In Praise of Wrinkles

It’s amazing what aging can do. 

Prior to the Wimbledon Women’s Tennis Finals last Saturday on ESPN, former tennis great John McEnroe and retired NBA star Charles Barkley were discussing the upcoming match.  Their conversation turned into a confessional moment.  They both remembered how in their youth they would lose their cool on the court and throw temper tantrums.  Now that they were older they expressed regret at their childish behavior.  Barkley even turned into a wise sage for a moment: “If you live close too close to the edge,” he said, “you’re going to fall over the cliff.  It’s just a matter of time.”

McEnroe is 53.  Barkley will turn 50 next February.  Both have lost much of their athletic prowess.  McEnroe’s hair is graying, Barkley’s belly is bulging (although he is looking quite a bit trimmer than he used to thanks to Weight Watchers).  But it sounds like they have gained something that youth rarely provides.  It’s called maturity.

I’ve been thinking about that word maturity recently.  It’s an idea that isn’t popular in our society today.  Its modern-day synonyms are outdated.  Boring.  Irrelevant.  Fun-killing.  Ours is a youth-worshiping culture.  Our pop-idols, whether they be rock stars or sports stars or movie stars, tend to have one thing in common: they are young.   There are some rare exceptions, but for the most part we relegate aging heroes to the dusty archives of our cultural memory.

Don’t get me wrong.  I like young.  I enjoy being around young people.  I don’t feel my age, and I try my best not to look it, either.  I’m doing all I can to fight off the inevitable effects of growing older.  I’m proud of how I’m staying current with modern technology.  I’ll cling to youthfulness until the calendar pries back my fingers one at a time and forces me to let go.

We all like young.  But I’m observing there is a serious price to be paid by a youth-worshiping culture.  We reject the wisdom that comes from maturity.  We stop listening to the voices that warn us about falling over the cliff if we live too close to the edge.  New becomes better than old.  Fads win out over the time-tested.  Cool triumphs over classic.  And most significantly, childishness trumps wisdom.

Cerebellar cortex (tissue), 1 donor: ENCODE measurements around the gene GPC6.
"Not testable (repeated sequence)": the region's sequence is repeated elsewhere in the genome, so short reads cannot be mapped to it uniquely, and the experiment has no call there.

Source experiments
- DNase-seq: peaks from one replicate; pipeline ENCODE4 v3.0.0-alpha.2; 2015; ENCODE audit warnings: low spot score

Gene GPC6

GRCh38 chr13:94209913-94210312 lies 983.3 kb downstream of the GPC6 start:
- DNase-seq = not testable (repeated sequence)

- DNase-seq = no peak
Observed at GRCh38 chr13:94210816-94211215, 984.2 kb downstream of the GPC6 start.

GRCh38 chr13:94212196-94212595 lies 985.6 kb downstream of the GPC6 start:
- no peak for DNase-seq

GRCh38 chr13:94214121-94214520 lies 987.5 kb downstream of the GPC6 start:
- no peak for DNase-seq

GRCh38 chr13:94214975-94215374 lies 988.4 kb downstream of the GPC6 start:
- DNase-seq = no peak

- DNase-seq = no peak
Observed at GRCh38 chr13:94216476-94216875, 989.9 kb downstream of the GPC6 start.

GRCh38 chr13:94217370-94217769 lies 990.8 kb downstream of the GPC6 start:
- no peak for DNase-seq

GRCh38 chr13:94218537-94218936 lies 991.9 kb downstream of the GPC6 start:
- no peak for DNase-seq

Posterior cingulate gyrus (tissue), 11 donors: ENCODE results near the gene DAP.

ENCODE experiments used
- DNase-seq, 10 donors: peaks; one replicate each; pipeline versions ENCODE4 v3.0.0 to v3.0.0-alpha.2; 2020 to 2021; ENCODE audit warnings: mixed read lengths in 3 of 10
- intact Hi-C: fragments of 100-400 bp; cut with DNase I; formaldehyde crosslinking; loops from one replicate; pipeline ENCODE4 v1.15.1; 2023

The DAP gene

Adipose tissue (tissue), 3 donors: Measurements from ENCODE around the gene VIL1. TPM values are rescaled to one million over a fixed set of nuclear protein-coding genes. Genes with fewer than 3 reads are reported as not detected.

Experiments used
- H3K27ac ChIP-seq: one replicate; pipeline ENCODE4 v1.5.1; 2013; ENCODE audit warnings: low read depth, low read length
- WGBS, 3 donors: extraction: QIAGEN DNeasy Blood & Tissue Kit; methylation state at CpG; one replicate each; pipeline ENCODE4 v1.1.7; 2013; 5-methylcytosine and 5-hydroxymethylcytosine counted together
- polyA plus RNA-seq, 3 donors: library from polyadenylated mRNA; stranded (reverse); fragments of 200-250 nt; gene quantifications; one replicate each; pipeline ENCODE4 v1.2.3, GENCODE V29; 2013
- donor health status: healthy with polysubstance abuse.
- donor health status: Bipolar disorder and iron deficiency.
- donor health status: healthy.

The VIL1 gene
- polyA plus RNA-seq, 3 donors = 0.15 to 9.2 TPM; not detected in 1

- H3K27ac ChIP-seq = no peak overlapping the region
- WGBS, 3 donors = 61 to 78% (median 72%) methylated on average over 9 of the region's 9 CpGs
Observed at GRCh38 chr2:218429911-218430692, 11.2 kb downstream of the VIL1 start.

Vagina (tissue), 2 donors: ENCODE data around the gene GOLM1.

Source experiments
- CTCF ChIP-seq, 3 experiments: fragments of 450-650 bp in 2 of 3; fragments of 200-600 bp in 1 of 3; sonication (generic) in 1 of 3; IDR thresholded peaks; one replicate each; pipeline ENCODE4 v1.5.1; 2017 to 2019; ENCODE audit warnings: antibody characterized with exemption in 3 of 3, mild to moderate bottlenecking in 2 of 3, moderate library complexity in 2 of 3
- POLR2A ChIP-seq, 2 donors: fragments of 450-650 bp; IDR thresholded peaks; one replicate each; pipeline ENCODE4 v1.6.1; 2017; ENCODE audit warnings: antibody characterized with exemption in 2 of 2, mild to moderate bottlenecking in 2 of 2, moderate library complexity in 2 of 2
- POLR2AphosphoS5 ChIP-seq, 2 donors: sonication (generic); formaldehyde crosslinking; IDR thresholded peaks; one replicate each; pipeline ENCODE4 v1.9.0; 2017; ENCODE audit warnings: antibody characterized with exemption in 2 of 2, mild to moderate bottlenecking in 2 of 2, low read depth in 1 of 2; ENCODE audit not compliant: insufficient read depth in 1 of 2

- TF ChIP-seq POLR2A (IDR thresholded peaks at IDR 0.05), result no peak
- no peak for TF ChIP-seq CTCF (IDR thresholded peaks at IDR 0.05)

You might disagree with me, but I think our society is in desperate need of heroes with gray hair and wrinkles.  I think we need older people to act their age and share with us what long life has taught them.   And we ought to listen better to them.  It might save us all from some unnecessary plunges over the cliff.

“Young people take pride in their strength,
but the gray hairs of wisdom are even more beautiful” (Proverbs 20:29).

So what do you think?

About Pastor Dennis

I started following Christ as a senior in high school. My wife Cheryl and I have been married since 1979 and have three grown sons. I have pastored three churches during 27 years of ministry, including my current assignment in Owego, NY. I enjoy reading, running, hiking, and all kinds of music.
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8 Responses to In Praise of Wrinkles

  1. Carol says: